The first resolutions in 2021 recognized the plight of trafficked victims and called for greater attention to ending this modern-day form of slavery. Countries that have ratified the Optional Protocol to the Convention on trafficking and are party to the International Labor Organization’s (ILO) Minimum Standards of Treatment provide services to trafficking victims including assistance with immigration and employment issues, protection and care, and victim assistance and protection. For example, Nepal has been an advocate for trafficking victims for over 15 years. Nepal has made great strides in protecting its trafficking victims. In 2021, Nepal adopted the “RIGHT TO WORK” policy that encourages employers to hire local workers and give reasonable notice before terminating their workers. The policy also requires that employers provide evidence of employment verification and provides funds to local intermediaries who help victims find jobs and assistance with immigration and residency issues.

Each year, thousands of victims are rescued from conditions that would have doomed them in life in poverty. By working closely with the Nepalese government and other international partners, we can support these victims and help them get instant access to quality health care and safe shelter. The United States is a strong partner in the global fight against modern-day slavery and we are committed to helping those in need through our various programs, one of which is the US ambassador-at-large for anti-human trafficking efforts. The US ambassador is a valuable resource to the government of Nepal in its efforts to end human trafficking and bring its victims to safety.

The role of the United States as a partner in ending the practice of human trafficking is most important in remote and hard-to-reach areas. As a result, it is crucial that the victims of human trafficking be able to get immediate access to medical care, safe shelter and legal assistance. A large number of victims do not know how to raise awareness about their rights and remain unaware of the resources available to them. The United States is dedicated to working with partner nations to strengthen security in border regions and to promoting development in underdeveloped countries so that they have the ability to secure their environments and promote economic development.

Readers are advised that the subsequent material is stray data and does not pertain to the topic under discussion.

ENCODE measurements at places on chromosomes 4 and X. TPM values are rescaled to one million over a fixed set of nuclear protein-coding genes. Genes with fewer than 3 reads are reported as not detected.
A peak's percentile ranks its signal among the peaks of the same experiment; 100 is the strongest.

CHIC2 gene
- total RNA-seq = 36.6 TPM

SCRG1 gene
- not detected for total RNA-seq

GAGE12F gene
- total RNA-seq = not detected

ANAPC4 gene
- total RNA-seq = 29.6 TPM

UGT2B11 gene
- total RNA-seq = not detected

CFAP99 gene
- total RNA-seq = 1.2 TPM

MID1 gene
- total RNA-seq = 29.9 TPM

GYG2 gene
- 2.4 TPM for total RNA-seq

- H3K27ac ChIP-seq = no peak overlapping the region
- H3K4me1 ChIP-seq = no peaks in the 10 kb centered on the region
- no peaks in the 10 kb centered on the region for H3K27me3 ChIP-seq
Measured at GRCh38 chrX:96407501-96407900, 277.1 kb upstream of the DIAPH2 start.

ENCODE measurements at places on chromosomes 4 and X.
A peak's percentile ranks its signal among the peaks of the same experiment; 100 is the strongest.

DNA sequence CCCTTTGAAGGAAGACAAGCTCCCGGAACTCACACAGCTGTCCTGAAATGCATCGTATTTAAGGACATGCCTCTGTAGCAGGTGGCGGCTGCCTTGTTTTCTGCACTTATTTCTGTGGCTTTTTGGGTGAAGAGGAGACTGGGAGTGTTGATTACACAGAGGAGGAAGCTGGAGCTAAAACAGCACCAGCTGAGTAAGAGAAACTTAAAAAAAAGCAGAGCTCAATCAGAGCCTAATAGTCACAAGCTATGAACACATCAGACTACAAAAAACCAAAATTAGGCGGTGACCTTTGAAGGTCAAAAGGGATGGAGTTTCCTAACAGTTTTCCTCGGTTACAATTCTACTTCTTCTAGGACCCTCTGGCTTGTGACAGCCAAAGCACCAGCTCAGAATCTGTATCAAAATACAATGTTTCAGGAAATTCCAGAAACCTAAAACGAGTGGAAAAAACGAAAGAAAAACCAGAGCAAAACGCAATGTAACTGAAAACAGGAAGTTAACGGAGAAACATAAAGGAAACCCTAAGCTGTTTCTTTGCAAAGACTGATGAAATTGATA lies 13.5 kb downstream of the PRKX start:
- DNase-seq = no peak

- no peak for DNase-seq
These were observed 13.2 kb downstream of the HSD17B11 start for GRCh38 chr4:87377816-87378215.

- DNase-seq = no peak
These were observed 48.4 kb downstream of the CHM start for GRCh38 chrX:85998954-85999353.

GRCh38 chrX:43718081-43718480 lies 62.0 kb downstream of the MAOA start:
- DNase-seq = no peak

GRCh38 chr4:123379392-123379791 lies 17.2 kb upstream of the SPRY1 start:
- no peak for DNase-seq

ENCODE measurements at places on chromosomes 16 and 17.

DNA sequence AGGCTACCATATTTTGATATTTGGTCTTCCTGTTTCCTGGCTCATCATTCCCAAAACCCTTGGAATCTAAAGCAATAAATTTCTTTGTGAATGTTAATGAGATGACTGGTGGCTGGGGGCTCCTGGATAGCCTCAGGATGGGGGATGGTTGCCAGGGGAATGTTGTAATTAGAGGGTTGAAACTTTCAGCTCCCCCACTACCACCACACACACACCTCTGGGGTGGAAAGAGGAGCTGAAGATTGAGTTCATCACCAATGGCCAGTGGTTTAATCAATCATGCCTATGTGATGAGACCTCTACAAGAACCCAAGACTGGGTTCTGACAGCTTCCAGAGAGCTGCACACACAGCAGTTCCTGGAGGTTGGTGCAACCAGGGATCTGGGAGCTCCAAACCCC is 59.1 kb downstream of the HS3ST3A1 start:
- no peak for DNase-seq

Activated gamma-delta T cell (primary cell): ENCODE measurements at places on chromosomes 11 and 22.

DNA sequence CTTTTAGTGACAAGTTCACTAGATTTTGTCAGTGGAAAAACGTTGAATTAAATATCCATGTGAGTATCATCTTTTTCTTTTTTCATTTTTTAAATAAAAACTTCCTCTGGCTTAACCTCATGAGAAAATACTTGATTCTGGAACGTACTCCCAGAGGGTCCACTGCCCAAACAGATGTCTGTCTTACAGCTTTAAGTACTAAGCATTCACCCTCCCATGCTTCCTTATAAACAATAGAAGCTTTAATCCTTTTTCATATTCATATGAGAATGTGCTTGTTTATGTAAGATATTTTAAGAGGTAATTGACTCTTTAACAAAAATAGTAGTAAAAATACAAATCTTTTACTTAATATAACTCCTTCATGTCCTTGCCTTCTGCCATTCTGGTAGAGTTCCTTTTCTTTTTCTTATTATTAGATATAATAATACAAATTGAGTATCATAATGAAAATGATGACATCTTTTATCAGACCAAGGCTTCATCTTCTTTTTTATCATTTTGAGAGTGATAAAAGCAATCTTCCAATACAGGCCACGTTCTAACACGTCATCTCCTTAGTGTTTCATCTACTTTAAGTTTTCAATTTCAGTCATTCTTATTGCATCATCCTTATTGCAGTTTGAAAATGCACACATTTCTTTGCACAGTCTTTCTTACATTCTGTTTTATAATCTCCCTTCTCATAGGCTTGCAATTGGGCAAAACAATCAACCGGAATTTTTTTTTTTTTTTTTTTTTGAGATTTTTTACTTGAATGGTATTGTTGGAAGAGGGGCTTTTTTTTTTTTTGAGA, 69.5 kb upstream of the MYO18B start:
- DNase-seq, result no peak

Working closely with Nepal, the United States is helping to strengthen its economy by providing direct financial and material resources to the country. Through the Nepal Human Trafficking Training Program, we are also assisting Nepalese officials to strengthen their anti-trafficking efforts and improve the identification and apprehension of trafficking victims. We recognize that not only does this improve the health and safety of the victims, it can also prevent potential trafficking by preventing the escape of victims and criminals. To strengthen our partner nations, the United States is providing over $1.25 million to support the Nepalese government’s anti-human trafficking efforts.

Ensuring that our personnel abroad are well-trained and equipped is an important role in ending human trafficking. It is important for law enforcement agencies, including law enforcement agencies in the State Department as well as local law enforcement agencies in the United States to work closely with our partners on a voluntary basis. In addition to regularly training these personnel in the areas of victim identification and victim recovery, these agencies should also develop protocols for responding to potential emergencies. For example, when and where to seek medical treatment, what to do if there are victims injured or missing, and other such issues. Such protocols should also include procedures for identifying and locating potential victims who may still be in the process of being trafficked.

By working closely with our foreign partners, we can further our efforts to end human trafficking and sex trafficking by highlighting the issues of these crimes. The Trafficking in Persons Act is a good example of this. This legislation has been created as part of our bilateral agreement with our foreign partners. To raise awareness on these issues, the United States is hosting a multi-stakeholder forum on combating human trafficking, which includes foreign countries, advocacy groups, law enforcement and civil society organizations, as well as affected families and trafficking survivors. The forum is a great place to begin to address the issues and to build a consensus for policy change.

A successful trafficking strategy will not be possible without the collaboration of all partners. Working closely with our partners, the United States can not only help to end human trafficking and sex trafficking on an international level, but also improve the safety and security for all those that have been subjected to this crime. By ensuring that our various anti-human trafficking programs are well-implemented and that our foreign partners are fully aware of their responsibilities in combating this horrible crime, the United States can strengthen its hand in dealing with this horrible problem once and for all.


Another most watched human trafficking video here.